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Christopher Sandom

Lecturer in Biology, University of Sussex

The natural environment has always struck me as important, being one of a generation raised upon Sir David Attenborough’s exquisite natural history documentaries. A defining moment for me was the realisation that the landscapes that surround us in Britain are picturesque, but are a long way from natural. This realisation has since led him to wonder what has been lost in this transformation. Is it important? If so, how can we go about restoring and living within more natural systems? These are the questions that have taken me down a path of study and research and led me to the conclusion: we are increasingly ready and able to integrate human and ecological systems for the benefit of all.

I studied the theory and practice of environmental biology and geography at St Andrews University, and during my MSc designed and created a biodiversity action plan for the Glen Livet Crown Estate to help improve their stewardship of the land. This project led me further north to work at Alladale in the Scottish Highlands, a place that aspires to create a fenced wilderness reserve with wolves, wild boar and bison – our very own Kruger or Yellowstone National Park. Here, I carried out D.Phil. with the WildCRU of Oxford University, studying how wild boar and wolves can be used to help reinstate the Caledonian Pine Forest. This work in turn led me to research the concept of ‘Rewilding’, the restoration of key ecological processes by reintroducing lost keystone species, at the University of Aarhus, Denmark. I am now a Lecturer in Biology at the University of Sussex and Director of Wild Business where I seek to better understand and apply the concepts of rewilding.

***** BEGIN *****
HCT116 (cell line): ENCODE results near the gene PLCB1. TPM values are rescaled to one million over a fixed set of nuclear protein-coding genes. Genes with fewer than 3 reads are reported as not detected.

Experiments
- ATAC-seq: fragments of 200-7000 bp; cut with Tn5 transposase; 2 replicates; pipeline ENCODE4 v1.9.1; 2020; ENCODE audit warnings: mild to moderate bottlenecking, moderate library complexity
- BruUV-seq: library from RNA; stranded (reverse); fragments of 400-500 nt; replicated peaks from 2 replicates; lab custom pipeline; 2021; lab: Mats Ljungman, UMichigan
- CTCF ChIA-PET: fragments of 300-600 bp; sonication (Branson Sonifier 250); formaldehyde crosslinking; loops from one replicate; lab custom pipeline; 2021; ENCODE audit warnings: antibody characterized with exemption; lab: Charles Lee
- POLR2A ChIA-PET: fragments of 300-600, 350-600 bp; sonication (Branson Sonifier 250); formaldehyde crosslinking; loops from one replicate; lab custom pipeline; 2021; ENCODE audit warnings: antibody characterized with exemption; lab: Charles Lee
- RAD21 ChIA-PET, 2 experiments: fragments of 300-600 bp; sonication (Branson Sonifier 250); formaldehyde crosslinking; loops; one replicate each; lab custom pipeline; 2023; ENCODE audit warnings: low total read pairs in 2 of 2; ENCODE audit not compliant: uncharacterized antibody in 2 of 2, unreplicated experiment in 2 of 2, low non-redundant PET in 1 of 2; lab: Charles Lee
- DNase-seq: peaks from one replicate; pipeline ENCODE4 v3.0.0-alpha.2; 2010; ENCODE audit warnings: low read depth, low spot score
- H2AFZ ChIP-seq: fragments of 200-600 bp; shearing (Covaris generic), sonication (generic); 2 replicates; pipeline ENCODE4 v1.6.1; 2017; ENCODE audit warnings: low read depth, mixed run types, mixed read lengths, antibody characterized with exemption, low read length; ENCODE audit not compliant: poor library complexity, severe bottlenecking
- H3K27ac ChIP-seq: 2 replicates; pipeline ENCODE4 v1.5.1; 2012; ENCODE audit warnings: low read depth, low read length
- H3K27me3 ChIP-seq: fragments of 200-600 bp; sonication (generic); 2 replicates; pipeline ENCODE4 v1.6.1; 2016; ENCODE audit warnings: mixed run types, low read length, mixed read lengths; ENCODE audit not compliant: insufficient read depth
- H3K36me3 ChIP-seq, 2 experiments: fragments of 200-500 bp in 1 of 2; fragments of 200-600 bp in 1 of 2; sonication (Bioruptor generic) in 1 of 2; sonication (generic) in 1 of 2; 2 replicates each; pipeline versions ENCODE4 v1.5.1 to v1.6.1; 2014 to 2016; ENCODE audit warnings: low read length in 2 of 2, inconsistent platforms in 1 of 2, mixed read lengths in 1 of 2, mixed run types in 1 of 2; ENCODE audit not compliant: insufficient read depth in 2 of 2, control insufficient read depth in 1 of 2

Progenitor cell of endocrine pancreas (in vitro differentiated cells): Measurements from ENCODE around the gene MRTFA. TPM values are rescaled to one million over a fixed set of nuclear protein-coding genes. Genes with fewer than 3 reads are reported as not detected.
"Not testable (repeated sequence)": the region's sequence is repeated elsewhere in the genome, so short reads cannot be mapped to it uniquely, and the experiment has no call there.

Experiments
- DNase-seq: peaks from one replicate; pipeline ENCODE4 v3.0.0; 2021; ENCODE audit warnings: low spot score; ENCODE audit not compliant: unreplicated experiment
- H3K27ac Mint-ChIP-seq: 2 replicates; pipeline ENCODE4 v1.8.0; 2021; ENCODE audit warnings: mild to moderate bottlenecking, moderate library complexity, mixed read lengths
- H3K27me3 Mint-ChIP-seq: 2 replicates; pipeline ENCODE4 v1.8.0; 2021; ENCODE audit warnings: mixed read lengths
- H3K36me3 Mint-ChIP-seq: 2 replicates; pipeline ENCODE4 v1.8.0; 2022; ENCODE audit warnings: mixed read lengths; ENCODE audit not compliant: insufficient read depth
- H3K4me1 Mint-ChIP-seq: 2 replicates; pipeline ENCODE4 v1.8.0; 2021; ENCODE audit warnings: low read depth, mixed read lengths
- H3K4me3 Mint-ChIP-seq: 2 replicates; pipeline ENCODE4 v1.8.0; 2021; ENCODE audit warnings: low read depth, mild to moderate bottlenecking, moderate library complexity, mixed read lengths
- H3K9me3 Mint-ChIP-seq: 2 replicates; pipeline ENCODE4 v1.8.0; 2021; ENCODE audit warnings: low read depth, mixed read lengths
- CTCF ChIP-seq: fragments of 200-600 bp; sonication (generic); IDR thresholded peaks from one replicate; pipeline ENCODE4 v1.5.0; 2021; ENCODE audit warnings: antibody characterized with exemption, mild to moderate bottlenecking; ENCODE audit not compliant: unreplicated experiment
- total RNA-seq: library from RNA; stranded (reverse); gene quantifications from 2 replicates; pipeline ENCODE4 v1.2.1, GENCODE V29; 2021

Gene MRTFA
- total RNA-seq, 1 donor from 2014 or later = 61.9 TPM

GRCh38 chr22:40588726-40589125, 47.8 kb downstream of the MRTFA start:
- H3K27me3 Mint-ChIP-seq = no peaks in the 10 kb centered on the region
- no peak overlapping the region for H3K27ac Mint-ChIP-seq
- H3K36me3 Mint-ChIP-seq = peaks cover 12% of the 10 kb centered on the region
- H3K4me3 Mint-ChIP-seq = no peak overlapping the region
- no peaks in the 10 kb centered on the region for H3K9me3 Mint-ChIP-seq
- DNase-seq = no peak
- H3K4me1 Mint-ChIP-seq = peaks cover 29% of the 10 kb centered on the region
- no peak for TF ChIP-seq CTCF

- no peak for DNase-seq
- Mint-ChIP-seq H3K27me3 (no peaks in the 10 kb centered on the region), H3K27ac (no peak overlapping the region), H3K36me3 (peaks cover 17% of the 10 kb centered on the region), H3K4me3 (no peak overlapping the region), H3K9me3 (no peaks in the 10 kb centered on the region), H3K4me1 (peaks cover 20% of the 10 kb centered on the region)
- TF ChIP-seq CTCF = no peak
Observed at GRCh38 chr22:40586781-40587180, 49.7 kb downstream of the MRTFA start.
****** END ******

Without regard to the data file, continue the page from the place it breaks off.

I am a lecturer in Biology, specialising in rewilding and paleo ecology. My research seeks to understand the natural functioning of ecological processes such as predation, herbivory and disturbance. I then apply this research to improving conservation practices in the field of rewilding. Rewilding seeks to reverse the decline in biodiversity through the restoration of natural processes, typically by speices reintroduction. The ultimate aim of rewilding is to restore ecosystems that are rich in biodiversity, provide a balanced suite of ecosystem services and are themselves self-sustainaing.


  • 2015–present
    Lecturer, University of Sussex
  • 2012–present
    Director, Wild Business